Ileostomy

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What is an ileostomy?

An ileostomy is an opening in the belly (abdominal wall) that’s made during surgery. The end of the ileum (the lowest part of the small intestine) is brought through this opening to form a stoma, usually on the lower right side of the abdomen. A Wound Ostomy Continence nurse (WOCN or WOC nurse) or the surgeon will figure out the best location for your stoma. (A WOC nurse is a specially trained registered nurse who takes care of and teaches ostomy patients. This nurse may also be called an ostomy nurse.)

When you look at your stoma, you are actually looking at the lining (the mucosa) of your small intestine, which looks a lot like the inside lining of your cheek. The stoma will look pink to red. It’s warm and moist and secretes small amounts of mucus. It will shrink over a short period of time after surgery. The shape will be round to oval. Some stomas may stick out a little, while others are flush with the skin.

Unlike the anus, the stoma has no valve or shut-off muscle. This means you won’t be able to control the passage of stool from the stoma. There are no nerve endings in the stoma, so the stoma itself is not a source of pain or discomfort.

As part of this surgery, the colon (large intestine) and rectum (the lowest part of colon where formed stool is held until it’s passed out of the body through the anus) are often removed (this is called a colectomy). This means that the normal colon and rectum functions are no longer present. Sometimes, only part of the colon and rectum are removed.

What does an ileostomy do?

After the colon and rectum are removed or bypassed, waste no longer comes out of the body through the rectum and anus. Digestive contents now leave the body through the stoma. The drainage is collected in a pouch that sticks to the skin around the stoma. The pouch is fitted to you personally. It’s worn at all times and can be emptied as needed.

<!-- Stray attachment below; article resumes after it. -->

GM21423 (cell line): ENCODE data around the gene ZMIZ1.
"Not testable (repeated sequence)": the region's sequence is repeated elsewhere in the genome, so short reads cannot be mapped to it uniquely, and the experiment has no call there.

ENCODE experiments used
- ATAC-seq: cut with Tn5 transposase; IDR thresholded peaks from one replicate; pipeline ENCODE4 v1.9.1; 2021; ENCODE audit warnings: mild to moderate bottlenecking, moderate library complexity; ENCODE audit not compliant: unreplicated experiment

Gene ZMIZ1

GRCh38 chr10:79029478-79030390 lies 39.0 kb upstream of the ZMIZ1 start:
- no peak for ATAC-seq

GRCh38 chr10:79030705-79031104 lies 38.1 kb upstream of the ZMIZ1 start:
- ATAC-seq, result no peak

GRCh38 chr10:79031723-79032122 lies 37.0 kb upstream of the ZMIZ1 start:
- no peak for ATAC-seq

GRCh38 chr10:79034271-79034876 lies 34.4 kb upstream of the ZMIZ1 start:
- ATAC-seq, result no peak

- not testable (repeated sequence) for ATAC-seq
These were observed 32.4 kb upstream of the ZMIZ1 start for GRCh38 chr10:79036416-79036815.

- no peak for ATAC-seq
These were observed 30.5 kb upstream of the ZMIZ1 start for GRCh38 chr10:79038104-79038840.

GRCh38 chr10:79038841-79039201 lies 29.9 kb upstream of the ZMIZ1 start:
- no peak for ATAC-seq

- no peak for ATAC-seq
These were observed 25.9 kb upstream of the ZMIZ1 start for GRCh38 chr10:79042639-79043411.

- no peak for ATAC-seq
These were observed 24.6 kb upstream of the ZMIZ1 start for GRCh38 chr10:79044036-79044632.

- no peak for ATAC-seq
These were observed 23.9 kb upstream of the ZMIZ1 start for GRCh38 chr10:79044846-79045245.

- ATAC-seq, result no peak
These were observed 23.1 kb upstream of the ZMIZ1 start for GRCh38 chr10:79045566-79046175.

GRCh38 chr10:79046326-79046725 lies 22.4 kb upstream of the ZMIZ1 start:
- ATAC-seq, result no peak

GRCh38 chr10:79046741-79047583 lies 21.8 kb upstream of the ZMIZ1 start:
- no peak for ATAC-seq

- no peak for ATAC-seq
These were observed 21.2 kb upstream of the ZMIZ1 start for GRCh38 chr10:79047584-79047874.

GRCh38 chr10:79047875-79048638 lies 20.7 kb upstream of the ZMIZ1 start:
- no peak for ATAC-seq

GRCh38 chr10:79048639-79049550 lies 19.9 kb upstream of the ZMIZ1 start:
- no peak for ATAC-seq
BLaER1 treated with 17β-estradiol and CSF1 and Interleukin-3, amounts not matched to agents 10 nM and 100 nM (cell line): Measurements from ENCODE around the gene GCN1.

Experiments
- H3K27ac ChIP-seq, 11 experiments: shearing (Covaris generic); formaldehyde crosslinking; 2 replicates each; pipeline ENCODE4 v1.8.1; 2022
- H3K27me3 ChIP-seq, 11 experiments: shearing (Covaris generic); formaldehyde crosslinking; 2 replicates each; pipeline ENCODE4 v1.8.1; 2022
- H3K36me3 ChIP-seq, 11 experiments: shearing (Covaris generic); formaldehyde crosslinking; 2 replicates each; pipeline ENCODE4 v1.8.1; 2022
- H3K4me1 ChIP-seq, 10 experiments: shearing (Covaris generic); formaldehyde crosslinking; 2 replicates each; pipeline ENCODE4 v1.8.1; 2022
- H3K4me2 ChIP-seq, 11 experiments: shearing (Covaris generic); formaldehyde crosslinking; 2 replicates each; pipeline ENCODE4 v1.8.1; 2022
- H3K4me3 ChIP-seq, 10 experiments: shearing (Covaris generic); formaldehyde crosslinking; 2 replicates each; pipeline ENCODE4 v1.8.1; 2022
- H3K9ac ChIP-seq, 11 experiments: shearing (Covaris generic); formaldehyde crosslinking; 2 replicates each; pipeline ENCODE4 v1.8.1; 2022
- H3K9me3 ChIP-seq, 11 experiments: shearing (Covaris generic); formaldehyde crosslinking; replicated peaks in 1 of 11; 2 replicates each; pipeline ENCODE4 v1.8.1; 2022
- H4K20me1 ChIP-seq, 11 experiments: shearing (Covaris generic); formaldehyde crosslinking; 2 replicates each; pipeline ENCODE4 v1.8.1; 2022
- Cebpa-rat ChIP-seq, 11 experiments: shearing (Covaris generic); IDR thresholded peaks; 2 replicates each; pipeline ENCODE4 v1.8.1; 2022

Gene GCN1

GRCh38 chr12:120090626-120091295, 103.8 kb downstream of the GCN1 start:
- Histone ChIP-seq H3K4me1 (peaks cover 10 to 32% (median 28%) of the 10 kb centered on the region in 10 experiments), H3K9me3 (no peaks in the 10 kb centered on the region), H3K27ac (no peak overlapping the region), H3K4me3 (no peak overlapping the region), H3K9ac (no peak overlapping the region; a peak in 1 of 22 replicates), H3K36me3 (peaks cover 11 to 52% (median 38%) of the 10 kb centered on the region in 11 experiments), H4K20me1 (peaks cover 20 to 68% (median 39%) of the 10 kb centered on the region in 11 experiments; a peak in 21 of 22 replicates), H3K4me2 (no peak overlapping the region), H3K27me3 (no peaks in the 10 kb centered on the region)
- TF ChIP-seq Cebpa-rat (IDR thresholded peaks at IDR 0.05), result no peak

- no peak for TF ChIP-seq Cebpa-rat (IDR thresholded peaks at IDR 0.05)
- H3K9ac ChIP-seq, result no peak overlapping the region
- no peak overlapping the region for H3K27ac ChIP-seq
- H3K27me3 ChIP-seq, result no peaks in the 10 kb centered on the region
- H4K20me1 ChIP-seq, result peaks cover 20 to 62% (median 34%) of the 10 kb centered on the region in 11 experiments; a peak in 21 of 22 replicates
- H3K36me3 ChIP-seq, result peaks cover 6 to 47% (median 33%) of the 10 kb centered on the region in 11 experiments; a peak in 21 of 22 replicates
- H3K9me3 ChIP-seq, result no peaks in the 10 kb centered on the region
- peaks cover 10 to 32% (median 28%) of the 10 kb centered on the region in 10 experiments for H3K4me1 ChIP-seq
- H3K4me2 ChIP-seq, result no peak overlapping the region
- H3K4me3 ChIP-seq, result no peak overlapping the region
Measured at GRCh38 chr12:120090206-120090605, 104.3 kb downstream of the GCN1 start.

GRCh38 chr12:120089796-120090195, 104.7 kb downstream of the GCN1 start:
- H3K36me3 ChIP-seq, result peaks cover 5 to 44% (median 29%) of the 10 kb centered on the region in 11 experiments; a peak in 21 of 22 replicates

Ileostomy output will be liquid to pasty, depending on what you eat, your medicines, and other factors. Because the output is constant, you’ll need to empty the pouch 5 to 8 times a day.

The major job of the small intestine is to absorb nutrients and water from what you eat and drink. Enzymes (chemicals made by the body to break down food) are released into the small intestine to break food into small particles so that proteins, carbohydrates, fats, vitamins, and minerals can be taken into the body. These enzymes are also in the ileostomy output and can irritate the skin. This is why the skin around your stoma must always be protected. (See “Protecting the skin around the stoma” in the “Caring for an ileostomy” section.)

Why might an ileostomy be needed?

Ileostomy surgery is done for many different diseases and conditions. It’s usually done when the bowel has disease or damage that can’t be treated by other methods. The most common reason for having this surgery is inflammatory bowel disease (IBD), which includes Crohn’s disease and ulcerative colitis. Ileostomies are also done because of birth defects, familial polyposis (FAP), injury, or cancer.

How long might I need an ileostomy?

Depending on why they’re needed, ileostomies can be temporary (short-term) or permanent (long-term).

Temporary ileostomies

Certain bowel problems may be treated by giving part of the bowel a rest or with surgery to remove the damaged part. The bowel must be kept empty so it can heal. To keep stool from getting to the bowel, a short-term (temporary) ileostomy is created. Healing may take a few weeks, months, or even years. In time, the ileostomy will be surgically reversed (removed) and the bowel will work much like it did before. A temporary ileostomy can also be done as the first stage in forming an ileo-anal reservoir (or J-pouch), which is discussed in the section called “Types of ileostomies.”

Permanent ileostomies

When part of the bowel becomes diseased, a long-term (permanent) ileostomy must be made. The diseased part of the bowel is removed or permanently rested. In this case, the ileostomy is not ever expected to be closed (removed).


Last Medical Review: 12/02/2014
Last Revised: 12/02/2014